Article

Relativism

Paul O’Grady

in Philosophy

ISBN: 9780195396577
Published online September 2012 | | DOI: http://dx.doi.org/10.1093/obo/9780195396577-0084
Relativism

More Like This

Show all results sharing these subjects:

  • Philosophy
  • Aesthetics and Philosophy of Art
  • Epistemology
  • Feminist Philosophy
  • History of Western Philosophy
  • Metaphysics
  • Moral Philosophy
  • Non-Western Philosophy
  • Philosophy of Language
  • Philosophy of Law
  • Philosophy of Mathematics and Logic
  • Philosophy of Mind
  • Philosophy of Religion
  • Philosophy of Science
  • Social and Political Philosophy

GO

Show Summary Details

Preview

That people disagree about fundamental issues—such as the nature of reality, the scope of knowledge, or what moral code is correct—is uncontroversial. What is much more controversial is the thought that antagonists in such debates may both be right, that there is a sense in which people legitimately may hold competing views. This is understood not merely in the political sense of allowing people to hold views no matter how daft they may seem, but also in the stronger sense that there is no single correct view but a multiplicity of equally viable, conflicting alternatives. This is the intuition behind relativism. Normally one might think that this simply leads to contradiction and chaos. However, the relativist argues that relativism offers a way of avoiding both contradiction and chaos. In modern academia, relativistic views are widely found across the humanities. Partly this is due to the influence of postmodern thought, but it has other roots in philosophers such as Ludwig Wittgenstein and W. V. O. Quine. Yet in academic philosophy, relativism has always been a minority view and reckoned as something pernicious. Even Richard Rorty, a figure widely held to be an archetypal relativist, denied that he is a relativist and argued it was an untenable position. This points to the proliferation of views on what exactly constitutes relativism and over what domains it might be appropriate to hold relativistic views. For example, some might think that moral beliefs are relative to the culture or historical period but consider scientific beliefs to be firm and absolute. However, relativizing the claims of science has produced some of the liveliest controversies in recent academia (the so-called science wars). The debates about relativism flow over to related discussions of realism and antirealism, representation and reality, constructivism and concept formation, and thus feature in metaphysics, epistemology, and the philosophies of science, mind, and language. In the past decade, the debate has taken an interesting turn, with a proliferation of studies exploring and defending relativism from within the analytical philosophy of language. It is treated as a semantic theory offering ways of solving technical problems about the meaning of sentences of certain kinds, such as future contingents or epistemic modals. This “new relativism” is narrower and more focused than previous approaches to the topic. Nevertheless, the kinds of analysis offered yield genuine advances about defining relativism, for example, and shed light on the bigger issues treated in earlier discussions of relativism.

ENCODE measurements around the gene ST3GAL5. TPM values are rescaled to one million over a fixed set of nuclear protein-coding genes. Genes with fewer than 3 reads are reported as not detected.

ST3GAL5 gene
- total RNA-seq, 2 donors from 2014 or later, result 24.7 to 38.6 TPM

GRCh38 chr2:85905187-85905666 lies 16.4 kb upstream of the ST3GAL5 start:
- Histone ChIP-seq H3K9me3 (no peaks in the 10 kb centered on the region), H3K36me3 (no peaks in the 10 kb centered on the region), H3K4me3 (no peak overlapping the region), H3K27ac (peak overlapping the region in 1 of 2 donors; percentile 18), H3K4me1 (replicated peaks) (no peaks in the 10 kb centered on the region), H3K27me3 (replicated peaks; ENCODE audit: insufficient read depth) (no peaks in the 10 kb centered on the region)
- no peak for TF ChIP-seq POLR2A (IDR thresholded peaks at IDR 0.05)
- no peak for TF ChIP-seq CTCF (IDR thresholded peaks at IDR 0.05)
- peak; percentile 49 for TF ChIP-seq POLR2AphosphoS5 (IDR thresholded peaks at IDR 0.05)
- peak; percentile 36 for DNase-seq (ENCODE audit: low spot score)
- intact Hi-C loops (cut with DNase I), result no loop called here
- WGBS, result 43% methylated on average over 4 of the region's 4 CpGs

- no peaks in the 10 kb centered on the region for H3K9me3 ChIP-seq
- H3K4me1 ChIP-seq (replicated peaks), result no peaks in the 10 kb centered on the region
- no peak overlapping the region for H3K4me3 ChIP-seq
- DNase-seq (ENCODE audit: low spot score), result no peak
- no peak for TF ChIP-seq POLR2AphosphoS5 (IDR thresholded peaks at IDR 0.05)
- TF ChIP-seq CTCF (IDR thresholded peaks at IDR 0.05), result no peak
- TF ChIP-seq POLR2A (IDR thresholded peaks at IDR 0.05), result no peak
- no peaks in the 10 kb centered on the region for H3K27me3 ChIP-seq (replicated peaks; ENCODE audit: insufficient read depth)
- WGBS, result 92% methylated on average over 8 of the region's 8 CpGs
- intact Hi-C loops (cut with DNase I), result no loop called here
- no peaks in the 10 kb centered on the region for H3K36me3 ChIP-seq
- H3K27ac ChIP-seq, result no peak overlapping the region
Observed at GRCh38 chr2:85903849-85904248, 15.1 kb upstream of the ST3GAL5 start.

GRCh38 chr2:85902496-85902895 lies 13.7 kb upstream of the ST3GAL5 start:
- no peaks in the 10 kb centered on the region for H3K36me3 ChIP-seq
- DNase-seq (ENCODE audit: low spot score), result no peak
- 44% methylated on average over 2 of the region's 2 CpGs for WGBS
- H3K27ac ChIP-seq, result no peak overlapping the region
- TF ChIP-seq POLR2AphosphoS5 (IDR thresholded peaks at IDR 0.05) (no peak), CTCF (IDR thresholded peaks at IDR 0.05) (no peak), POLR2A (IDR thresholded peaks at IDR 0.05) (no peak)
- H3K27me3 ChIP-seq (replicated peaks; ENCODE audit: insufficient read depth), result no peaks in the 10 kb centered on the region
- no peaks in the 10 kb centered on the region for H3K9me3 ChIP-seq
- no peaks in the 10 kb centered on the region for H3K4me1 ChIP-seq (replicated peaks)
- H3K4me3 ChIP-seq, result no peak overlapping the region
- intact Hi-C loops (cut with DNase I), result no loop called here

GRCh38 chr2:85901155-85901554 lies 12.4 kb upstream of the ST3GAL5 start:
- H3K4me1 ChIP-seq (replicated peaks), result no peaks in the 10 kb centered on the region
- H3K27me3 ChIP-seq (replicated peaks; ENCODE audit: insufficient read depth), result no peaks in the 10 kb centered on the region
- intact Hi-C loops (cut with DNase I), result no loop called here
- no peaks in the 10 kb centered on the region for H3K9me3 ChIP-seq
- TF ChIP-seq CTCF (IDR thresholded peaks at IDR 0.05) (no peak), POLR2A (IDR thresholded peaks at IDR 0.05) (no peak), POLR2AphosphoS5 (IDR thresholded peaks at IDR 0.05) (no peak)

Article.  7411 words. 

Subjects: Philosophy ; Aesthetics and Philosophy of Art ; Epistemology ; Feminist Philosophy ; History of Western Philosophy ; Metaphysics ; Moral Philosophy ; Non-Western Philosophy ; Philosophy of Language ; Philosophy of Law ; Philosophy of Mathematics and Logic ; Philosophy of Mind ; Philosophy of Religion ; Philosophy of Science ; Social and Political Philosophy

Full text: subscription required

How to subscribe Recommend to my Librarian

Buy this work at Oxford University Press »

Users without a subscription are not able to see the full content. Please, subscribe or login to access all content.